Odes of Pindar (Myers)/Pythian Odes/7

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The Extant Odes of Pindar, translated into English  (1874)  by Pindar, translated by Ernest Myers
Pythian Ode VII.




Megakles won this victory B. C. 490, the year of the battle of Marathon. He was a member of the great house of the Alkmaionidai, to which Kleisthenes and Perikles belonged. Megakles was a frequent name in the family: this Megakles was probably the nephew, possibly the son, of Kleisthenes.

Fairest of preludes is the great name of Athens to whosoever will lay foundation of songs for the mighty race of Alkmaionidai and for their steeds. What country, what house among all lands shall I name more glorious throughout Hellas?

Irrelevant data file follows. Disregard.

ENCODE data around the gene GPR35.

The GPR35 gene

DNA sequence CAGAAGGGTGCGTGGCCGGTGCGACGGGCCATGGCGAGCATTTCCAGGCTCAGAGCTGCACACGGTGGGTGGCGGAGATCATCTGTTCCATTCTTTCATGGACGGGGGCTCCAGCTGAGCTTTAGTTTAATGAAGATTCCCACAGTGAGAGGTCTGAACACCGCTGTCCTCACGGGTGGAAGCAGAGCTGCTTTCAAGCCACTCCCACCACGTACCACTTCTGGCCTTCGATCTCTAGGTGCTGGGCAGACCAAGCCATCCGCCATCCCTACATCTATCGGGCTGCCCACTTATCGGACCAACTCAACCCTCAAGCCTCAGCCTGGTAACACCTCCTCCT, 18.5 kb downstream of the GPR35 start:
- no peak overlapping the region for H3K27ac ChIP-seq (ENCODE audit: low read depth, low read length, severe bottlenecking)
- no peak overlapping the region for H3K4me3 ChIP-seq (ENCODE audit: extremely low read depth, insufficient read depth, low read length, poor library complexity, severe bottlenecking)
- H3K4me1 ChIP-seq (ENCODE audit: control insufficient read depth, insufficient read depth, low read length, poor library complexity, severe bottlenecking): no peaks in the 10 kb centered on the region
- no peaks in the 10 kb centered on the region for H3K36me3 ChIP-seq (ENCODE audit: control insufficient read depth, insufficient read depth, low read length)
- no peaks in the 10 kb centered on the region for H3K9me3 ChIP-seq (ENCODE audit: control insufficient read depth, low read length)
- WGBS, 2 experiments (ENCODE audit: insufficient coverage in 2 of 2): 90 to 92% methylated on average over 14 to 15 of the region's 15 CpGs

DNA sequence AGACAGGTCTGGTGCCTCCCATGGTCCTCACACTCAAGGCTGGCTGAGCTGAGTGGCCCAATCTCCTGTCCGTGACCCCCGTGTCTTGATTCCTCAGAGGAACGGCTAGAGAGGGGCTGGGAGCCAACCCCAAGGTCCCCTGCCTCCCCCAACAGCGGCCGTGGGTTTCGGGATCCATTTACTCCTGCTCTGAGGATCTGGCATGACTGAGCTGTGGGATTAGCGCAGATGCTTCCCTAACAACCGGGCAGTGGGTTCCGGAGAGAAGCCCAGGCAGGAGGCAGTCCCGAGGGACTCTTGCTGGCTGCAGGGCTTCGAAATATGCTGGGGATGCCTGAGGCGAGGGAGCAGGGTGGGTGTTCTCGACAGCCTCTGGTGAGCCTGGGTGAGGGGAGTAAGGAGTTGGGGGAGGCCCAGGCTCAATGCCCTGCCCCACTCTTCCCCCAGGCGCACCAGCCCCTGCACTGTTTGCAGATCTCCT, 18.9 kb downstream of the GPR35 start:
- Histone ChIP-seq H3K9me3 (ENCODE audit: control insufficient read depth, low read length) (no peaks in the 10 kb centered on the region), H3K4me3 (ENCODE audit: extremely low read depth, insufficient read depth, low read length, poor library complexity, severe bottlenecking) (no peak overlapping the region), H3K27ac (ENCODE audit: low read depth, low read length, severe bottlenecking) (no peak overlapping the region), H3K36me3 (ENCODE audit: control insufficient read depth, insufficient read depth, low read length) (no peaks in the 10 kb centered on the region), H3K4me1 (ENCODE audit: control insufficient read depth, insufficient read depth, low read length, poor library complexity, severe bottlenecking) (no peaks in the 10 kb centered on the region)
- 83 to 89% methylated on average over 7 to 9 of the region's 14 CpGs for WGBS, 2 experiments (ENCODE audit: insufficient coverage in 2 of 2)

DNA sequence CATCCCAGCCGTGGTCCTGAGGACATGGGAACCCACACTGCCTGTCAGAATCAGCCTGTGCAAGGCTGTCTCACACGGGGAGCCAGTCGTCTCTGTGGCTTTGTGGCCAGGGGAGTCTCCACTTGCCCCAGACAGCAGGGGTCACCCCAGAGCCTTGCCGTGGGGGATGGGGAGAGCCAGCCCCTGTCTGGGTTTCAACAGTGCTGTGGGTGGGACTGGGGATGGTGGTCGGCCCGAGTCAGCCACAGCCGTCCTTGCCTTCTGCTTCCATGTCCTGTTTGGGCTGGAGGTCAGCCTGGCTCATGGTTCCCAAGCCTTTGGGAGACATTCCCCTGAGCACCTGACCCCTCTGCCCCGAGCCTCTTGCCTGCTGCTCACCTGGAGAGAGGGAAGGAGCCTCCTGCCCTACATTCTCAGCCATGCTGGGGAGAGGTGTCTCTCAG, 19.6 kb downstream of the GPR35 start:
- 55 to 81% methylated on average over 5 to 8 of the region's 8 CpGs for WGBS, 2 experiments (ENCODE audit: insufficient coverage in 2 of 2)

For unto all cities is the fame familiar of the citizens of Erechtheus, who at divine Pytho have wrought thee, O Apollo, a glorious house[1].

And I hereto am led by victories, at Isthmos five, and one pre-eminent, won at Olympia at the feast of Zeus, and two at Kirrha, which thou, O Megakles, and thy sire have won.

Now at this new good fortune I rejoice; yet somewhat also I grieve, even to behold how envy requiteth noble deeds[2]. Yet thus ever, they say, must fair hap abiding with a man engender bad with good.

  1. The Alkmainodai had lately been spending large sums on the rebuilding of Apollo's temple at Delphi.
  2. Megakles was twice ostracized.